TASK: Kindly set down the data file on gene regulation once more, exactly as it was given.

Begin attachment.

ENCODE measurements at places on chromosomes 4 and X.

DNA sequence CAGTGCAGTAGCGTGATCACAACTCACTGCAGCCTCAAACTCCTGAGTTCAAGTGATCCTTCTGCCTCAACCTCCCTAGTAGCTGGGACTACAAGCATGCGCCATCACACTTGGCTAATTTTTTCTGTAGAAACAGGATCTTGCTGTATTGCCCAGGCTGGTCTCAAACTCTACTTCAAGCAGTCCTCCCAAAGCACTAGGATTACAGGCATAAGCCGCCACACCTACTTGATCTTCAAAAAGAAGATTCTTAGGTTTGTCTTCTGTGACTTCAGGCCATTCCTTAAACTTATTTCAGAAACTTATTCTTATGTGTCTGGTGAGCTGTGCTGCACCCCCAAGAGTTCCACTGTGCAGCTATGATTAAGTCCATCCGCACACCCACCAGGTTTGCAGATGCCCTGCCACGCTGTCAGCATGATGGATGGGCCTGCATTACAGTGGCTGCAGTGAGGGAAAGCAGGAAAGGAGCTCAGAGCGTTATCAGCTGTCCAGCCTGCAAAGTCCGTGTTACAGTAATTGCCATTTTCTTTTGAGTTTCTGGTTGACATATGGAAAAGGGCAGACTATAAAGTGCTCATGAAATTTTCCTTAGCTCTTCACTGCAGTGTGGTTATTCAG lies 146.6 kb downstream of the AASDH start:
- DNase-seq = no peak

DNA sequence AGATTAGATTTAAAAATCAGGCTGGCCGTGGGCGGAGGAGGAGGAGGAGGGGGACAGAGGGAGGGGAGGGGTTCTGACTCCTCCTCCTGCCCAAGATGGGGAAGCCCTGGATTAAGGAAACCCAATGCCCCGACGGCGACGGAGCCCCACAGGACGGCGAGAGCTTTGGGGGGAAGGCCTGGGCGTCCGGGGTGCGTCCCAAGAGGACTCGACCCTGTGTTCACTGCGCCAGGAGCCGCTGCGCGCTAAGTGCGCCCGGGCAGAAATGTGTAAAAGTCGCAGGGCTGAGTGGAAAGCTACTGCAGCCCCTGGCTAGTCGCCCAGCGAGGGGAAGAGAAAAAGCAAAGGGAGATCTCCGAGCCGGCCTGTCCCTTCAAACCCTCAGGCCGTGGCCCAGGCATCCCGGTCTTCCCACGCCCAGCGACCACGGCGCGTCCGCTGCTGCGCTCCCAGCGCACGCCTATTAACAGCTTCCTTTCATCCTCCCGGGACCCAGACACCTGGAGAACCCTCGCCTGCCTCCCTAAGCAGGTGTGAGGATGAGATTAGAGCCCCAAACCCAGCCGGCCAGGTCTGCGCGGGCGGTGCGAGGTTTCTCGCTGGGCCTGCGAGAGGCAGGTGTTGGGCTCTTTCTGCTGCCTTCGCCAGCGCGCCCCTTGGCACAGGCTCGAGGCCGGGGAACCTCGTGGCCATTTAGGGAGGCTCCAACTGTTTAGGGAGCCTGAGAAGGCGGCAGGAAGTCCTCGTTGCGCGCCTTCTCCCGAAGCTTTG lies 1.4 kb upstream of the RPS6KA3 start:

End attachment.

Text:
ENCODE measurements at places on chromosomes 4 and X.

DNA sequence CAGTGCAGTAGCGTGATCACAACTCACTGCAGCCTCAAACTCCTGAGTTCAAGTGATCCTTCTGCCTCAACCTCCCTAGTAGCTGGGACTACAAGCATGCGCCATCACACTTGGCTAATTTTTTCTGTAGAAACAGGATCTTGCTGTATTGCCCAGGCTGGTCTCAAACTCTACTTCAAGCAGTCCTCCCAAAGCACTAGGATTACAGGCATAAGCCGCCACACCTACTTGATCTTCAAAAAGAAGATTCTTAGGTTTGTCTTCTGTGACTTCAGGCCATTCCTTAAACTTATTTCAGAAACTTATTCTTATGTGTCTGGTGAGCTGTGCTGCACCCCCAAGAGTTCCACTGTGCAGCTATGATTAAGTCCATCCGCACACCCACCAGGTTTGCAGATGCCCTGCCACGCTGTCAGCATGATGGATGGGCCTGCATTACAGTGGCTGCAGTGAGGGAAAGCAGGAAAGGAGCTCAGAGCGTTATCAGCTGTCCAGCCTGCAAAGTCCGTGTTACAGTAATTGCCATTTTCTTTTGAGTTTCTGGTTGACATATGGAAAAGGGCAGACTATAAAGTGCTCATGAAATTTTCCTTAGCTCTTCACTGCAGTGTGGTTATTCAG lies 146.6 kb downstream of the AASDH start:
- DNase-seq = no peak

DNA sequence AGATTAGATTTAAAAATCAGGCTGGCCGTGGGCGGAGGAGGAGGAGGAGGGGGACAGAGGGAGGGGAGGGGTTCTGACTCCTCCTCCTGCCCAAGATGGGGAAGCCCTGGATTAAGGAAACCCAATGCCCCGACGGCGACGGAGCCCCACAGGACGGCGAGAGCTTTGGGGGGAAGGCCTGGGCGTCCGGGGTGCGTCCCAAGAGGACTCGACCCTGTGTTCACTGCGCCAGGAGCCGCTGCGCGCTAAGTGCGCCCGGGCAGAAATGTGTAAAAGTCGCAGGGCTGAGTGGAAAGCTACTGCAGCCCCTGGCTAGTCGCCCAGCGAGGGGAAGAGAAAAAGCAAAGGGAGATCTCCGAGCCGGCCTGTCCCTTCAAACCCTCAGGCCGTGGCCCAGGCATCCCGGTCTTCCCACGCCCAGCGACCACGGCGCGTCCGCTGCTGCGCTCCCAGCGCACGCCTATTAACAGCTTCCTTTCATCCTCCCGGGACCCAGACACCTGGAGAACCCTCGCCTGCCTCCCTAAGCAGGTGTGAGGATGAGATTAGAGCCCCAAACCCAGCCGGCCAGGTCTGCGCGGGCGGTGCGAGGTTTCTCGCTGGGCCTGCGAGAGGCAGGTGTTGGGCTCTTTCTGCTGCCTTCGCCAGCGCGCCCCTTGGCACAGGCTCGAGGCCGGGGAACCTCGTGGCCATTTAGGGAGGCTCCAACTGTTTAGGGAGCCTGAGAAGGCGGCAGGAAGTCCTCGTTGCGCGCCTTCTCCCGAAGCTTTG lies 1.4 kb upstream of the RPS6KA3 start: